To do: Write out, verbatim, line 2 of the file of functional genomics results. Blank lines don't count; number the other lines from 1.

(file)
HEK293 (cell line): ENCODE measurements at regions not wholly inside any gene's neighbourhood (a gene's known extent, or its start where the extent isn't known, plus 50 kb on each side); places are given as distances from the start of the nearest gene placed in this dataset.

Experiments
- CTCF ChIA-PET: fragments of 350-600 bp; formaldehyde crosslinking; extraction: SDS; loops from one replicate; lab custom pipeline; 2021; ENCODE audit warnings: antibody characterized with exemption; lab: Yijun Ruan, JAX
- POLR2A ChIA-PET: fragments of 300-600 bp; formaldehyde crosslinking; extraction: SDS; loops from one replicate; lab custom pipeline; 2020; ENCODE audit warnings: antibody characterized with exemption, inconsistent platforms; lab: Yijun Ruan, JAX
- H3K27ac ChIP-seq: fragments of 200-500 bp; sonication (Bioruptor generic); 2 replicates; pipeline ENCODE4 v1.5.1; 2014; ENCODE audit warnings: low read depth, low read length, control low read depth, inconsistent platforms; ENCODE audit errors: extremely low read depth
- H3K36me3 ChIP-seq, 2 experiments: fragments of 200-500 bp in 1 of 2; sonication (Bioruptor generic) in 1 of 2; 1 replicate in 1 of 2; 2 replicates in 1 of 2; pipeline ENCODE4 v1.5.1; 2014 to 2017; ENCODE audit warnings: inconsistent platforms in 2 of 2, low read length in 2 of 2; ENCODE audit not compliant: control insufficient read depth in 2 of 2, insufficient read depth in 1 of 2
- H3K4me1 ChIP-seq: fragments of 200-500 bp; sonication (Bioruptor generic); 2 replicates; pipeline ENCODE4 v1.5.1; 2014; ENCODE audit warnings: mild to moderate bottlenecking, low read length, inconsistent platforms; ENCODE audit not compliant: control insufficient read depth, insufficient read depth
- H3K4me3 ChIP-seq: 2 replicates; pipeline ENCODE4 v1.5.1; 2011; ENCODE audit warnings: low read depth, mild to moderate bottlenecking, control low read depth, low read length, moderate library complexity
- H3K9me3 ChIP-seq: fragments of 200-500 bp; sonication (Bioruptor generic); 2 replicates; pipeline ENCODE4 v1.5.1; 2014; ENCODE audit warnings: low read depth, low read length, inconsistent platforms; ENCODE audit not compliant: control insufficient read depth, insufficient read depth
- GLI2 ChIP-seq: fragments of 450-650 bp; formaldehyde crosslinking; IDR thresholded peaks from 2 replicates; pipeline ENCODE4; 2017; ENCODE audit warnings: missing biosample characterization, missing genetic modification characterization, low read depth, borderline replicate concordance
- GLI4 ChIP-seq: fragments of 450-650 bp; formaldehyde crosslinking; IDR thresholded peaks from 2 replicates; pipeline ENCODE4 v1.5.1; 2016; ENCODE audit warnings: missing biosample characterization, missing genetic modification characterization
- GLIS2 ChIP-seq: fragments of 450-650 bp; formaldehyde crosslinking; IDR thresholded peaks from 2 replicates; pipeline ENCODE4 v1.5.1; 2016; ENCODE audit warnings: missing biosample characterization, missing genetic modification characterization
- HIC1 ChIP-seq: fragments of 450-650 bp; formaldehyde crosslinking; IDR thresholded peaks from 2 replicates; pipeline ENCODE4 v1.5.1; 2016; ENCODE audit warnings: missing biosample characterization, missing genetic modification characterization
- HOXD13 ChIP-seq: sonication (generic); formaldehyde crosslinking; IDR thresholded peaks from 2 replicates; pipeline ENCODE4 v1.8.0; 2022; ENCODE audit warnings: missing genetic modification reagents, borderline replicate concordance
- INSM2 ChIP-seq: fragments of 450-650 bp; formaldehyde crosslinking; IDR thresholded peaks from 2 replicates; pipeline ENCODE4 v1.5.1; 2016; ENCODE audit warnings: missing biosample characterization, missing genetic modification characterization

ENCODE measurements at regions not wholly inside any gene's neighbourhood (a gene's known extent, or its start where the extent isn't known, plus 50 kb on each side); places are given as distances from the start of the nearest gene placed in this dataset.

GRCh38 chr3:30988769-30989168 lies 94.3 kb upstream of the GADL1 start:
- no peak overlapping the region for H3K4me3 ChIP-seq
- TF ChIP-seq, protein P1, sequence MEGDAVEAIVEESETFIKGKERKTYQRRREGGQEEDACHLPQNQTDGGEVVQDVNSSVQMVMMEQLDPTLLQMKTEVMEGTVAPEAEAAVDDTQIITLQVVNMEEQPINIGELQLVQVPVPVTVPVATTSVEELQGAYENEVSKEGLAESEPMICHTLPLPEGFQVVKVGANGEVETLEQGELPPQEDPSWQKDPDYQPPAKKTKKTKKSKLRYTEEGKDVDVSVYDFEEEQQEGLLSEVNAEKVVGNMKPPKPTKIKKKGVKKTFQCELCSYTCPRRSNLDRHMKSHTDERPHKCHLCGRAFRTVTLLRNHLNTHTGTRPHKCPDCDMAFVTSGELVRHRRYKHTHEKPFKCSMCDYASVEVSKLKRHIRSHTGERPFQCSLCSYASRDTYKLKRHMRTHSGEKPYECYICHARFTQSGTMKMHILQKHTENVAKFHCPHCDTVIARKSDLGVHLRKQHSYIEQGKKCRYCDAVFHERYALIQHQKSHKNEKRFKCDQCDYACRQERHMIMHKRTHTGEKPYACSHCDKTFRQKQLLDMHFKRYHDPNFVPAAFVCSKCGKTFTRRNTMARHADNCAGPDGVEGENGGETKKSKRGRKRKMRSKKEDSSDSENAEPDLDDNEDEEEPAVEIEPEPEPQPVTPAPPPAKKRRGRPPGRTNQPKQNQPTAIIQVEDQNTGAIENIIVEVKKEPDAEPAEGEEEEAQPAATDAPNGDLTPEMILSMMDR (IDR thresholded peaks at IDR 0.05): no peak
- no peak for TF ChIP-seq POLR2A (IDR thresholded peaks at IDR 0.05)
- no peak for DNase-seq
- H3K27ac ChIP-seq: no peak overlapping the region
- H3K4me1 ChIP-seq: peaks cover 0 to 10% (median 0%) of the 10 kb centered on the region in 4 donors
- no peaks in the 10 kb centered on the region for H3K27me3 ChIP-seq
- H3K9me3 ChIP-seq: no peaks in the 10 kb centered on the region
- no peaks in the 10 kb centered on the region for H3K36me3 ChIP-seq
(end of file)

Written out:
Experiments